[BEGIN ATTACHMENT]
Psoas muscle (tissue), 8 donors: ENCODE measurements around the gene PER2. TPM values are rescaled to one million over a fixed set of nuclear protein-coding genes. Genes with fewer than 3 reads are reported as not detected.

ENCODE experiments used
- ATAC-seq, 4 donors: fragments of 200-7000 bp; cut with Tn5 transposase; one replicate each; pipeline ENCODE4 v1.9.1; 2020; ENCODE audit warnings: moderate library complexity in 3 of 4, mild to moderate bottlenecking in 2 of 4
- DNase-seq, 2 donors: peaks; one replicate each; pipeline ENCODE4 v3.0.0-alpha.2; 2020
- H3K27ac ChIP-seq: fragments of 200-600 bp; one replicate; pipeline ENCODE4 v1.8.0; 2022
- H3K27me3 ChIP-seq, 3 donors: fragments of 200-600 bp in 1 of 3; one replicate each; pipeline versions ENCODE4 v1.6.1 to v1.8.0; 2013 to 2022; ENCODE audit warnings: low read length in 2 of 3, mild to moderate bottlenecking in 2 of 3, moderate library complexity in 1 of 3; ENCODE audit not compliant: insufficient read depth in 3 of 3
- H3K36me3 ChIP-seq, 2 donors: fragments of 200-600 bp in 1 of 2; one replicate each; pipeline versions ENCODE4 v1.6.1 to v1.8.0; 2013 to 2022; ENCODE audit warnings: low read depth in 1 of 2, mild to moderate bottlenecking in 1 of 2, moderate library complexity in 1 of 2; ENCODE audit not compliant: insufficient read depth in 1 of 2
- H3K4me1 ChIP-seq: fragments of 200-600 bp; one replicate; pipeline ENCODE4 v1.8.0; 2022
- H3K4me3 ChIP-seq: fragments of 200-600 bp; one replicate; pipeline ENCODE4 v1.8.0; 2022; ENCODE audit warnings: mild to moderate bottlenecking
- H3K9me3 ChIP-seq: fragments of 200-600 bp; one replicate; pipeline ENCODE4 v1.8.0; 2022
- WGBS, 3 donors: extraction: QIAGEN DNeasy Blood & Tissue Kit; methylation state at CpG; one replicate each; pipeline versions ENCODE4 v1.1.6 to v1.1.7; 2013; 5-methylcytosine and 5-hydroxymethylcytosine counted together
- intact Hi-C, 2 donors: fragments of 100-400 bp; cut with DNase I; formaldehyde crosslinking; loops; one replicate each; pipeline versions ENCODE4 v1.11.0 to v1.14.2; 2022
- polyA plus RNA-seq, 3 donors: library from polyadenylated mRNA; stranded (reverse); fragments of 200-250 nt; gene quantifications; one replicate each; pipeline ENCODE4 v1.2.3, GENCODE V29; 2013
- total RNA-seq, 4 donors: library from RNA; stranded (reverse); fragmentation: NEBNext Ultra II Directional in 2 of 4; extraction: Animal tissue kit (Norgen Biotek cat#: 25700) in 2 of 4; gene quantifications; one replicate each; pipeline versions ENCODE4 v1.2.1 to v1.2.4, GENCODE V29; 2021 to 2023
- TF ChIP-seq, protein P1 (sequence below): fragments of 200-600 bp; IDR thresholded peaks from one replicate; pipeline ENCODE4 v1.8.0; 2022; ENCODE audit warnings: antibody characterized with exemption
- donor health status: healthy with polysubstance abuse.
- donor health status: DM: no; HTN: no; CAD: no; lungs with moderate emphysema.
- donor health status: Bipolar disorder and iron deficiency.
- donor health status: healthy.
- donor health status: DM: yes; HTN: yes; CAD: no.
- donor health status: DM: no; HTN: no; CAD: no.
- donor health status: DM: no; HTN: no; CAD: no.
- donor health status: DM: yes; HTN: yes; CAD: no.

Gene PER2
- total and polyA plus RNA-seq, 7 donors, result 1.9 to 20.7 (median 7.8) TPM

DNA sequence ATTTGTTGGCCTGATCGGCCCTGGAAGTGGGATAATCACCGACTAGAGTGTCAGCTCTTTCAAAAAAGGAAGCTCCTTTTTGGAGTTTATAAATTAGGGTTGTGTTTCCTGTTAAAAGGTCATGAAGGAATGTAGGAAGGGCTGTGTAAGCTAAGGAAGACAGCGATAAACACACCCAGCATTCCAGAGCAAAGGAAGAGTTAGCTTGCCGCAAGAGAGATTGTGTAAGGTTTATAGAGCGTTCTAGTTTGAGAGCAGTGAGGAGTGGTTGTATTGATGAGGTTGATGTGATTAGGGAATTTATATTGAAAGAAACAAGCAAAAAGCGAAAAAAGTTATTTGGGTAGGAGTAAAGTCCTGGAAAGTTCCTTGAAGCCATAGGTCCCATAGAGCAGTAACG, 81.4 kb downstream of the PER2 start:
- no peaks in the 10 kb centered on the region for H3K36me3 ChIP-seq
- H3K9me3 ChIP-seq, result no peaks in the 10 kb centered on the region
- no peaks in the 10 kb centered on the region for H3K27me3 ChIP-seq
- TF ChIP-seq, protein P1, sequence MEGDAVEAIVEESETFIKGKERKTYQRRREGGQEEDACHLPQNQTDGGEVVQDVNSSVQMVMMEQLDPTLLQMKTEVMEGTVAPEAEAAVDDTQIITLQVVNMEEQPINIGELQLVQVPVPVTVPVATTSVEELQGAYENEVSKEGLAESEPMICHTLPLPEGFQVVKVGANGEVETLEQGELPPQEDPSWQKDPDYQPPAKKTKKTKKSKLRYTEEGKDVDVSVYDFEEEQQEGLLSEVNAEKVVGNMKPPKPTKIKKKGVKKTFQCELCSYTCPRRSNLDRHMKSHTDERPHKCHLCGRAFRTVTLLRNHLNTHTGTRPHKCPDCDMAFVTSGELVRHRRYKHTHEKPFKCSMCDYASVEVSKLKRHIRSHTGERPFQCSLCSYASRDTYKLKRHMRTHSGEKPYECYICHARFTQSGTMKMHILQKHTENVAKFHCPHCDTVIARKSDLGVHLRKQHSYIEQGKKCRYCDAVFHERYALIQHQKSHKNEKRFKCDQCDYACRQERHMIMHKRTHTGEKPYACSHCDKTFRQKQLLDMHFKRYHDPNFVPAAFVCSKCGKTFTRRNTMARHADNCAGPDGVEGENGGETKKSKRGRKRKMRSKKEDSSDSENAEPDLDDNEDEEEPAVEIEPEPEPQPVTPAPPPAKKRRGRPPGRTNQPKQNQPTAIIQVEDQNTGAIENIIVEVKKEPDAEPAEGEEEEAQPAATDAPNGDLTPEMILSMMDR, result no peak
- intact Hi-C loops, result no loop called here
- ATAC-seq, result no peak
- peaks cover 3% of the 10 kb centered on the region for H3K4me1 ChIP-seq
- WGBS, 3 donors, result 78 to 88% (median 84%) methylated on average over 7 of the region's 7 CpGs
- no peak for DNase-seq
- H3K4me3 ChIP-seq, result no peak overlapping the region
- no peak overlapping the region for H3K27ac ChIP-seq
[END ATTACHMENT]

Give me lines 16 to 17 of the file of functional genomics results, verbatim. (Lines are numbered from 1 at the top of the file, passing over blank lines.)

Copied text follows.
- donor health status: healthy with polysubstance abuse.
- donor health status: DM: no; HTN: no; CAD: no; lungs with moderate emphysema.